Magnetic Nanoparticles Modified with Carbon Nanotubes for Electrocatalytic Magnetoswitchable Biosensing Applications

Briza Pérez-López, Arben Merkoçi. Advanced Functional Materials, 21, 255-260 (2011)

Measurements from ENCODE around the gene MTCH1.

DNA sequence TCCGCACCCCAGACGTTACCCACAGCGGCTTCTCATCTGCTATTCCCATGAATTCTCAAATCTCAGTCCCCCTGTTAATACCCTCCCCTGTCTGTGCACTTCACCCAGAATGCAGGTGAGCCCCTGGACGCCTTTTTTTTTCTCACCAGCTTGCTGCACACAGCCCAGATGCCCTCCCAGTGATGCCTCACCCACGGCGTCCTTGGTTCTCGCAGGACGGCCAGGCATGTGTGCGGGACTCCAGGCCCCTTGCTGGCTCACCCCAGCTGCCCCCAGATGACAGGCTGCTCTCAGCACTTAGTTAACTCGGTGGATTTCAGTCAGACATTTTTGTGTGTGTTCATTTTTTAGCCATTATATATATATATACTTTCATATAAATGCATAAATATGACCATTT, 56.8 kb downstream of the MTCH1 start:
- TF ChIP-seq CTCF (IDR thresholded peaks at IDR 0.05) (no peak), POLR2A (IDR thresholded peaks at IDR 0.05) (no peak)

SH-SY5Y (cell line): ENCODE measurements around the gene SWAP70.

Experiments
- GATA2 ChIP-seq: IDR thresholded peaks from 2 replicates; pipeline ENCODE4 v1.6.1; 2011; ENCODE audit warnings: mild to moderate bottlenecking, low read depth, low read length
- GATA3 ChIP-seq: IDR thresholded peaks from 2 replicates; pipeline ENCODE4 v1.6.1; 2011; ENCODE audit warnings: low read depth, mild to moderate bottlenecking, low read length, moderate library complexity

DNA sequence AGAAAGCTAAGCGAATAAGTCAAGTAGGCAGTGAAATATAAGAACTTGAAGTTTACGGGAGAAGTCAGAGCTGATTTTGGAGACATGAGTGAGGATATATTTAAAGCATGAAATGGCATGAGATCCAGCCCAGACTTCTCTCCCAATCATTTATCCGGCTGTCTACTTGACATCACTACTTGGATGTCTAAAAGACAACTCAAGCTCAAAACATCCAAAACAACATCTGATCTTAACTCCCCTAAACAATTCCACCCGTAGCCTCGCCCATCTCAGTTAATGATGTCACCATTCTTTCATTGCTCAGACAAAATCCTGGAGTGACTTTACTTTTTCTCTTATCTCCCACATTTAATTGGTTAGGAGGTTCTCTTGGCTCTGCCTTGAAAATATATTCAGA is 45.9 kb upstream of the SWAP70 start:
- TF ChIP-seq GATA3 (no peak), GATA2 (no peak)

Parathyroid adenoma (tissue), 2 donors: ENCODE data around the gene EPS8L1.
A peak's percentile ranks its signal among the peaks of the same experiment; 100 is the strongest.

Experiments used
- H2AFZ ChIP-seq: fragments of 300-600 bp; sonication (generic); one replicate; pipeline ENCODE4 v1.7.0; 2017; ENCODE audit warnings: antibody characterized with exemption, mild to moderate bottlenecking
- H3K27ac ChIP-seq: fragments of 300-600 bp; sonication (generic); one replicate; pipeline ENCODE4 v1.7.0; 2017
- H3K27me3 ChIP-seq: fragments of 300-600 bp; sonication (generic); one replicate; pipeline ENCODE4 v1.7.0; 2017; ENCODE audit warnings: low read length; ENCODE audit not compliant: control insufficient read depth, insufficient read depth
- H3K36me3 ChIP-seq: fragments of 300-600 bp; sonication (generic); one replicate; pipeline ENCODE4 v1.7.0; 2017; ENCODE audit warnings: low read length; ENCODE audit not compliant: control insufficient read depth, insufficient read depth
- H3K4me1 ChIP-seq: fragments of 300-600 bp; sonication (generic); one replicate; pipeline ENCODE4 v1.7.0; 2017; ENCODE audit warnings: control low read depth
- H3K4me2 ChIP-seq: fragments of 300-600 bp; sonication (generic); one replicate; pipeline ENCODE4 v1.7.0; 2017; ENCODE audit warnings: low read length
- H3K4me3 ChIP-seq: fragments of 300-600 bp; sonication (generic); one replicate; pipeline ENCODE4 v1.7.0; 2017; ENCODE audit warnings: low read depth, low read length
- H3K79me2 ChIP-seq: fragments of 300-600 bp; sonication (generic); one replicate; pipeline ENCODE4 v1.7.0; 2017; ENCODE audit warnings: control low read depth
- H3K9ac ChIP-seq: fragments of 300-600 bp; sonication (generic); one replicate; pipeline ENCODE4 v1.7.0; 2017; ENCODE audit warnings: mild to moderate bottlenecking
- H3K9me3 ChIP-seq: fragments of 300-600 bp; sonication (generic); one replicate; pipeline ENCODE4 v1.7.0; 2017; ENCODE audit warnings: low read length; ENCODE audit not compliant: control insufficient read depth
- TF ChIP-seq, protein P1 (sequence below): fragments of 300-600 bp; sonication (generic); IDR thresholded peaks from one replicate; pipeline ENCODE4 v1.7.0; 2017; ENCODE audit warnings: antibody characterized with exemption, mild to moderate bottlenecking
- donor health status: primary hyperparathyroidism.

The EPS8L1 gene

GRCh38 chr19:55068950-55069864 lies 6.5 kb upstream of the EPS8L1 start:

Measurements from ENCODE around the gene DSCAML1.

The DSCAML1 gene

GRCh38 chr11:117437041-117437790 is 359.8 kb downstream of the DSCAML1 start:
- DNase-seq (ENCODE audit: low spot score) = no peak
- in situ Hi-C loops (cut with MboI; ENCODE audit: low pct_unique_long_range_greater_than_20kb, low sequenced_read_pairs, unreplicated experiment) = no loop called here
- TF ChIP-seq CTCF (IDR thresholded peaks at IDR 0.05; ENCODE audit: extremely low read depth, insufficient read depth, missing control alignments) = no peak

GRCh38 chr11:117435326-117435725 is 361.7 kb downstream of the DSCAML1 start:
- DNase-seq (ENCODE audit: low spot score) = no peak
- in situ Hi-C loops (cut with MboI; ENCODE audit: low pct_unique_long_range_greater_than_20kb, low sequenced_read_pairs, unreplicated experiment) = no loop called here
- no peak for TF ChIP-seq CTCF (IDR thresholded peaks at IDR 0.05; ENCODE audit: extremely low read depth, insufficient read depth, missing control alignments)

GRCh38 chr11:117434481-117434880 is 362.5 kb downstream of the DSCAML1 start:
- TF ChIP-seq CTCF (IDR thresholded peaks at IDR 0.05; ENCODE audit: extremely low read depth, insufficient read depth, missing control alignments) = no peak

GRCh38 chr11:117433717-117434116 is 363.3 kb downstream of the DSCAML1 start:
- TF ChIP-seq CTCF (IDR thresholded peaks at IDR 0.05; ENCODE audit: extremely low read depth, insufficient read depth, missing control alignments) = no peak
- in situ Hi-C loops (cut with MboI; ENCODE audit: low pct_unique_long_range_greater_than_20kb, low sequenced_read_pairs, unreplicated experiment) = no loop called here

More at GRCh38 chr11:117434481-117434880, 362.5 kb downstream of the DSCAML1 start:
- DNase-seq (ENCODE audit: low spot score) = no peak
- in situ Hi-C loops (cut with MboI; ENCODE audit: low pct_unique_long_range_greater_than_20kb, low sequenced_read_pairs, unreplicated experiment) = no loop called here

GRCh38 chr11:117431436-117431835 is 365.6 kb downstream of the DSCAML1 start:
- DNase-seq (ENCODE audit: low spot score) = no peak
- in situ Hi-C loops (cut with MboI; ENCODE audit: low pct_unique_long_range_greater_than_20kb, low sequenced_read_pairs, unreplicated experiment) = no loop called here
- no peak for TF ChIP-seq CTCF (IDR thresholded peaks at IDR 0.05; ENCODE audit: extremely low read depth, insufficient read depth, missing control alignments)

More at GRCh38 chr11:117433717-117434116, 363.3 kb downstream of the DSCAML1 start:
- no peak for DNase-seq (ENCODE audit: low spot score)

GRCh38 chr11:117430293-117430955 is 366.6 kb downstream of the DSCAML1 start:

A novel biosensor based on magnetic nanoparticles (MNPs) functionalized with tyrosinase in an operational synergy with a multiwalled carbon nanotube (MWCNT) network is developed. An on–off external magnetic field is applied to a screen-printed electrode (SPE), which is used as a transducing platform. This enables an interesting on-demand biosensing performance. The effect of each component on the response of the developed device is carefully evaluated; particularly interesting results are presented for the contributions of MNPs and carbon nanotubes. A tyrosinase-based model biosensing approach is used, while a potential of −0.15 V versus Ag/AgCl for the electrochemical reduction of the enzyme products (quinone forms) onto the magnetoswitchable SPE/MNP/Tyr/MWCNT system is applied. The response of the biosensor to catechol is also evaluated; a limit of detection (signal to noise ratio (S/N) = 3) for catechol is found to be around 7.61 μM (S/N = 3) with a relative standard deviation (RSD) of 4.91% (n = 3). The developed device could open the door to a wide range of novel electrocatalytic and bioelectrocatalytic applications of magnetocontrolled redox enzymes. Furthermore, it could be used in miniaturized and portable biosensing systems, such as lab-on-a-chip devices, in medical and environmental applications that have a restricted quantity of sample. Further applications could be envisaged for many other fields, such as external control of catalytic transformations in bioreactors, tailoring of reversible amperometric immunosensors, regeneration of enzyme-biosensor electrodes, and external triggering of biofuel cells.

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